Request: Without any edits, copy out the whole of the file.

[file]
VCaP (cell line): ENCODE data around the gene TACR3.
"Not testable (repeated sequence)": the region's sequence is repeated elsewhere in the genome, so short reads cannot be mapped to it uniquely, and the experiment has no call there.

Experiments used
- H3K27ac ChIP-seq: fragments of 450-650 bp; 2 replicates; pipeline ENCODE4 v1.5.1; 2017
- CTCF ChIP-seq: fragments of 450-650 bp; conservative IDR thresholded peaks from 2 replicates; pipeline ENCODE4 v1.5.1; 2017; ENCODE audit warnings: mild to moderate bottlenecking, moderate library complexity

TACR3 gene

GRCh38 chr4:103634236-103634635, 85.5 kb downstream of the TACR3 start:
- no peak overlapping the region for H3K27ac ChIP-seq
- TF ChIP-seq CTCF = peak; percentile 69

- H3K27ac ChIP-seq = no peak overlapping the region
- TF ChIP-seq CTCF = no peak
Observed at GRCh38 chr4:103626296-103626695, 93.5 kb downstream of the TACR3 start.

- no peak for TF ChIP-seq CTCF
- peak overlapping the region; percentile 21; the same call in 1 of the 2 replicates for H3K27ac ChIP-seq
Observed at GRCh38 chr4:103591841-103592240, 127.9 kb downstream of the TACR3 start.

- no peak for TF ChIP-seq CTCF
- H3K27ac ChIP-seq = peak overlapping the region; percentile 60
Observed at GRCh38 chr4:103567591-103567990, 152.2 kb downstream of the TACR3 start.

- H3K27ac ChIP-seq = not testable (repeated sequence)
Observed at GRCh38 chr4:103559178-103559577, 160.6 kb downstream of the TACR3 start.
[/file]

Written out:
VCaP (cell line): ENCODE data around the gene TACR3.
"Not testable (repeated sequence)": the region's sequence is repeated elsewhere in the genome, so short reads cannot be mapped to it uniquely, and the experiment has no call there.

Experiments used
- H3K27ac ChIP-seq: fragments of 450-650 bp; 2 replicates; pipeline ENCODE4 v1.5.1; 2017
- CTCF ChIP-seq: fragments of 450-650 bp; conservative IDR thresholded peaks from 2 replicates; pipeline ENCODE4 v1.5.1; 2017; ENCODE audit warnings: mild to moderate bottlenecking, moderate library complexity

TACR3 gene

GRCh38 chr4:103634236-103634635, 85.5 kb downstream of the TACR3 start:
- no peak overlapping the region for H3K27ac ChIP-seq
- TF ChIP-seq CTCF = peak; percentile 69

- H3K27ac ChIP-seq = no peak overlapping the region
- TF ChIP-seq CTCF = no peak
Observed at GRCh38 chr4:103626296-103626695, 93.5 kb downstream of the TACR3 start.

- no peak for TF ChIP-seq CTCF
- peak overlapping the region; percentile 21; the same call in 1 of the 2 replicates for H3K27ac ChIP-seq
Observed at GRCh38 chr4:103591841-103592240, 127.9 kb downstream of the TACR3 start.

- no peak for TF ChIP-seq CTCF
- H3K27ac ChIP-seq = peak overlapping the region; percentile 60
Observed at GRCh38 chr4:103567591-103567990, 152.2 kb downstream of the TACR3 start.

- H3K27ac ChIP-seq = not testable (repeated sequence)
Observed at GRCh38 chr4:103559178-103559577, 160.6 kb downstream of the TACR3 start.